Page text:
Giacomo (front, left), is the head of a law firm intentionally formed with exceptional diversity.  A man who lives his faith, he has surrounded himself with employees of both genders, all ages, ethnic backgrounds, and cultures, heading off potential conflict with integrity and leadership.  Those who go to complain to him about the day-to-day things that happen in any office are usually told, “Change your attitude.” 

The age range in the firm is 32 through 61 and includes two mother-daughter combinations.  The holiday party this year is being called "Our Kris Kringle Party."  They drew names.  The 60 year old runner Giacomo hired last year, who had just lost his wife, and just filed bankruptcy, drew Giacomo's name for the party. Coincidence?  You be the judge.  



Got a Turkey at your table this Thanksgiving?  
Change your attitude
Take the Difficult People Course and be prepared.



HAPPY THANKSGIVING – a card for you, or copy and paste .



How Can I Help You?



“Remember God's bounty in the year.  String the pearls of His favor.  Hide the dark parts, except so far as they are breaking out in light!  Give this one day to thanks, to joy, to gratitude!”  ~~Henry Ward Beecher


Did you thank the person who helped you today?  Last week?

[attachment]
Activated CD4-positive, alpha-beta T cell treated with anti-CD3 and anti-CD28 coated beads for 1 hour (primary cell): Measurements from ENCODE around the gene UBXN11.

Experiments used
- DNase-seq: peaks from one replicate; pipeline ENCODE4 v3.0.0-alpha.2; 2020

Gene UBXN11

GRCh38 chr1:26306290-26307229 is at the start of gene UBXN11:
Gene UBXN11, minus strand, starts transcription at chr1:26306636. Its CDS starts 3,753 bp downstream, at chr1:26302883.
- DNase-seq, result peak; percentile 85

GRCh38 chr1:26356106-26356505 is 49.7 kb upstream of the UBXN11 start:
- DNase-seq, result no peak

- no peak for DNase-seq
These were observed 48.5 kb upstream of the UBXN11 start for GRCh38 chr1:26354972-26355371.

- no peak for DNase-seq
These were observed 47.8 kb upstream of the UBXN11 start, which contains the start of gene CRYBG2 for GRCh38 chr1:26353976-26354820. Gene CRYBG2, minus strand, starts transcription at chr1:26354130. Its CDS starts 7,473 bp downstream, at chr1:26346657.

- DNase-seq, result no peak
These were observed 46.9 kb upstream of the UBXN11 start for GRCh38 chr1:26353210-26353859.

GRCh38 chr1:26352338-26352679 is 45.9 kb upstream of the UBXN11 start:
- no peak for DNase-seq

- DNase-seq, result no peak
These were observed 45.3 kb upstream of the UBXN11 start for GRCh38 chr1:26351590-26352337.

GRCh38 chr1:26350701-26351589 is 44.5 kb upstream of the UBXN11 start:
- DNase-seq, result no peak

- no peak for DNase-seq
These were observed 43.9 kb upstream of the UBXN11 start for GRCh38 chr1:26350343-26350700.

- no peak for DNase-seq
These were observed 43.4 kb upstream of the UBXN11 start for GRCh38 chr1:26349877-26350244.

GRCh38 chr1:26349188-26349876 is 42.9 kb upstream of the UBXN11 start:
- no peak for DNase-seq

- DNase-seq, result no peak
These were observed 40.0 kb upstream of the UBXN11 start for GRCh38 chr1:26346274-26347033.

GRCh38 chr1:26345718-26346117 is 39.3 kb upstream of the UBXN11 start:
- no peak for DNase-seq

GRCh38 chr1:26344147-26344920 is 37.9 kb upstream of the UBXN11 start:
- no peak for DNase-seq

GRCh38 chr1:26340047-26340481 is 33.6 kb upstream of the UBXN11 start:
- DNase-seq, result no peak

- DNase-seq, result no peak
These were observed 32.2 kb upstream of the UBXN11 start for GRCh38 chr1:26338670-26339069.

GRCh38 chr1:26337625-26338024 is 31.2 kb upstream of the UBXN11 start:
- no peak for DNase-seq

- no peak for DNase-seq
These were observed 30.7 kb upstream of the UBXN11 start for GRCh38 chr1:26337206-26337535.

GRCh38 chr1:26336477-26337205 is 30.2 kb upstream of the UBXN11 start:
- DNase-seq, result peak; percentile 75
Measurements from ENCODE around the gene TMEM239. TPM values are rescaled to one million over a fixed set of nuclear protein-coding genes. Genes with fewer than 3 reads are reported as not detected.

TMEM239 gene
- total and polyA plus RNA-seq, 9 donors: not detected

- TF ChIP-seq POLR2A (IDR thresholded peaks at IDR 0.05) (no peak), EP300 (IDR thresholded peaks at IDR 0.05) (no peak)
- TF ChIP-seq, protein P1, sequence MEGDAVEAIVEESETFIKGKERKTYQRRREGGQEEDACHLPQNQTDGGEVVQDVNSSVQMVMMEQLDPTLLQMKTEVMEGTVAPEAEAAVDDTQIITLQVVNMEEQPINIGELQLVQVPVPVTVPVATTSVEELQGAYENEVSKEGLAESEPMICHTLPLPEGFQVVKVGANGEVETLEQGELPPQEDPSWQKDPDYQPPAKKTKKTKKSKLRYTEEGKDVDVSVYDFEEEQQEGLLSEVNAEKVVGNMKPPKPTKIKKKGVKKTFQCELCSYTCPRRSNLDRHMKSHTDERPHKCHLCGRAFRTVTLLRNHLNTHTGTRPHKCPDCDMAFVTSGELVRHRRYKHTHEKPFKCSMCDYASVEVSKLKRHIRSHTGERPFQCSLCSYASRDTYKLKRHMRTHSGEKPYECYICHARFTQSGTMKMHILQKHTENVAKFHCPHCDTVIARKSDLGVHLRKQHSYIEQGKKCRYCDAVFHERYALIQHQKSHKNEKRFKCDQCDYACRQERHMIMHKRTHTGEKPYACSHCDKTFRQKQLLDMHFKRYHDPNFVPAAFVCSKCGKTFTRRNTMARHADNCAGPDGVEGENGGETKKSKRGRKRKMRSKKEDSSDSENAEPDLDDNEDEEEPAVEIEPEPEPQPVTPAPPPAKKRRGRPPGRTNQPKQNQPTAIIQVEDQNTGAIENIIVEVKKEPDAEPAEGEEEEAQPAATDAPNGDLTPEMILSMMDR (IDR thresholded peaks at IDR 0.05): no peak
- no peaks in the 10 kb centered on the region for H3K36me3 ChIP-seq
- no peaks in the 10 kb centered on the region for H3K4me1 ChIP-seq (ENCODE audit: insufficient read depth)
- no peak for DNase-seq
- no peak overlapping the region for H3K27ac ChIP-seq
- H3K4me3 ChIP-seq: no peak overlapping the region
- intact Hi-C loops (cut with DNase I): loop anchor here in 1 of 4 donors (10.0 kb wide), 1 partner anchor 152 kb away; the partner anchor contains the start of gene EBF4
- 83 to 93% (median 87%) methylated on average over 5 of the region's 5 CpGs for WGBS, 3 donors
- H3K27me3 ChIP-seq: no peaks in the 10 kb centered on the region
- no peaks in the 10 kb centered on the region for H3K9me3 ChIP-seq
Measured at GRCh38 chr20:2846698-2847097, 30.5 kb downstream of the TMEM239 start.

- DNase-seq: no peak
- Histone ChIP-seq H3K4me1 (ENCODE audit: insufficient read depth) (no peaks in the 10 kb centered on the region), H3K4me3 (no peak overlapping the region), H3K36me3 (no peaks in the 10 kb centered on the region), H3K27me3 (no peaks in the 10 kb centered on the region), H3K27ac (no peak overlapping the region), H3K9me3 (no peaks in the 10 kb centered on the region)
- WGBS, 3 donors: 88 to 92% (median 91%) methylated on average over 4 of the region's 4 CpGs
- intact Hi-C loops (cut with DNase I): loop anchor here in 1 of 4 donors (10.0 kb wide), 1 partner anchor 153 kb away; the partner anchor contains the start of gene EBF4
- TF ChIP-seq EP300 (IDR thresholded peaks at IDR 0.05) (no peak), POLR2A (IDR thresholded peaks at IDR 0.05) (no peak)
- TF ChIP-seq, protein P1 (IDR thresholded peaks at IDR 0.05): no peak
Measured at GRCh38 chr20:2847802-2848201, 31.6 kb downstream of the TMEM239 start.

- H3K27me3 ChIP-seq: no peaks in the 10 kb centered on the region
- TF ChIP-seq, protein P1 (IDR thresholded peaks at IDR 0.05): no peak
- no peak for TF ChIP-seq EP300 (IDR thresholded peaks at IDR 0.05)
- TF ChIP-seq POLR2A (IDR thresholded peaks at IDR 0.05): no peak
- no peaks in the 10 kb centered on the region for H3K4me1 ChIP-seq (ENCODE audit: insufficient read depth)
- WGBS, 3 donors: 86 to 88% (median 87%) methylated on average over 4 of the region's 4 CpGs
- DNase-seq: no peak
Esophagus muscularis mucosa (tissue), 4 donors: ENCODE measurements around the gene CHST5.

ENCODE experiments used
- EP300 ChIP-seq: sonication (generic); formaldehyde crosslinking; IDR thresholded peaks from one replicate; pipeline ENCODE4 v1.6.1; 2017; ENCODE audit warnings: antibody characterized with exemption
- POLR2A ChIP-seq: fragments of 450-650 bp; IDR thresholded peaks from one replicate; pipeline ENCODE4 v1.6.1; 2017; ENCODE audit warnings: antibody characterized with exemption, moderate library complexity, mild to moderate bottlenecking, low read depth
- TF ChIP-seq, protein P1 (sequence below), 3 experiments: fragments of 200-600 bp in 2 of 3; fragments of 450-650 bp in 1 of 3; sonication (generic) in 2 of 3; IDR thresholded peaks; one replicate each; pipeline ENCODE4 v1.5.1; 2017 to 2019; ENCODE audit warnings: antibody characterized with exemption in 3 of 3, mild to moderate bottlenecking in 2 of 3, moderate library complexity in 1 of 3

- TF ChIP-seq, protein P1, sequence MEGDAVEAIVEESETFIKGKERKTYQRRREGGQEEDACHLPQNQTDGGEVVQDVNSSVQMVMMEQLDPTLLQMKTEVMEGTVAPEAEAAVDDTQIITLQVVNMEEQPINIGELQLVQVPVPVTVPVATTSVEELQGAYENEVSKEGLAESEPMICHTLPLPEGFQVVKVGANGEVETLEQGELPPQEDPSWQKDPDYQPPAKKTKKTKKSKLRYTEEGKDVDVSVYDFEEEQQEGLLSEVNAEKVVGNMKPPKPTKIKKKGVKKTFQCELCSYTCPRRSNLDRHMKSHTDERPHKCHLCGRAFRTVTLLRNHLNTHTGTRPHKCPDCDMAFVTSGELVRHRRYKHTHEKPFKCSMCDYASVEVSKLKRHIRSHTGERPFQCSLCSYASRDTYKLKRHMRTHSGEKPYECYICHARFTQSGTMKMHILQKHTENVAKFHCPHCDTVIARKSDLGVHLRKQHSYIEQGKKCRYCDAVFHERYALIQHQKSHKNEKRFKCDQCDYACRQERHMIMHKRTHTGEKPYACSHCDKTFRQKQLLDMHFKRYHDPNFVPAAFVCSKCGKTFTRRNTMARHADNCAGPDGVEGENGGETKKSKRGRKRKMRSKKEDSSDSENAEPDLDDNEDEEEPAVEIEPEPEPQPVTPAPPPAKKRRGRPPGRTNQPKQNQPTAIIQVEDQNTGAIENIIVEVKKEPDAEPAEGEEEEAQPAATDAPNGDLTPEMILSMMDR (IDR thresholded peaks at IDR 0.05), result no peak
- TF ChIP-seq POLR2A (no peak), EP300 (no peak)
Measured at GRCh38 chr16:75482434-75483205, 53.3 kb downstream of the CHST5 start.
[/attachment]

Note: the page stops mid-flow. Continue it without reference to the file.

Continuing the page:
All day every week?  (They’re the easiest to take for granted!)


The most hectic job I had (besides parenting and homemaking) was in PR.  Besides raising funds, giving events, and the other usual, it’s about handling complaints.  Gilson was a retired engineer who volunteered his services at the homeless shelter where I worked and served on the Board.  Whenever I would call him on the phone, he would say, “Hello, Susan.  How can I help you today?”

AMAZING GRACE!  (Thanks Gilson, wherever you are.)





When this little pilgrim was a few years older, he put together a party for the children at a local homeless shelter.  He brought t-shirts and dye for them to tie-dye t-shirts, and refreshments.  A good time was had by all.  When it was over, he said, "I'm tired but I sure feel good."  And so it is with giving.   


He died in 1999.  Those who are left behind are grateful for the blessing of his life and goodness for the 21 years, 6 months, 5 weeks, 7 hours, and 11 minutes he was here on earth. 


“Thanksgiving, after all, is a word of action.”
~W.J. Cameron




Express your gratitude. 

Do a little bit more, go the extra mile,






Asked at the last minute to provide the desserts for the Thanksgiving table as a houseguest, Grammuver, as Lisette calls her, found a way to improvise, and embellish.  “It’s the little things that count,” she always says. 


My own grandmother taught me how to do the mashed potatoes.  She said if you didn't have enough money to pay for a lot of real butter (which she didn't), put a big dollop of it right on top where they can see it.  She was an early-adopter of presentation - - let’s call it “letting it show.”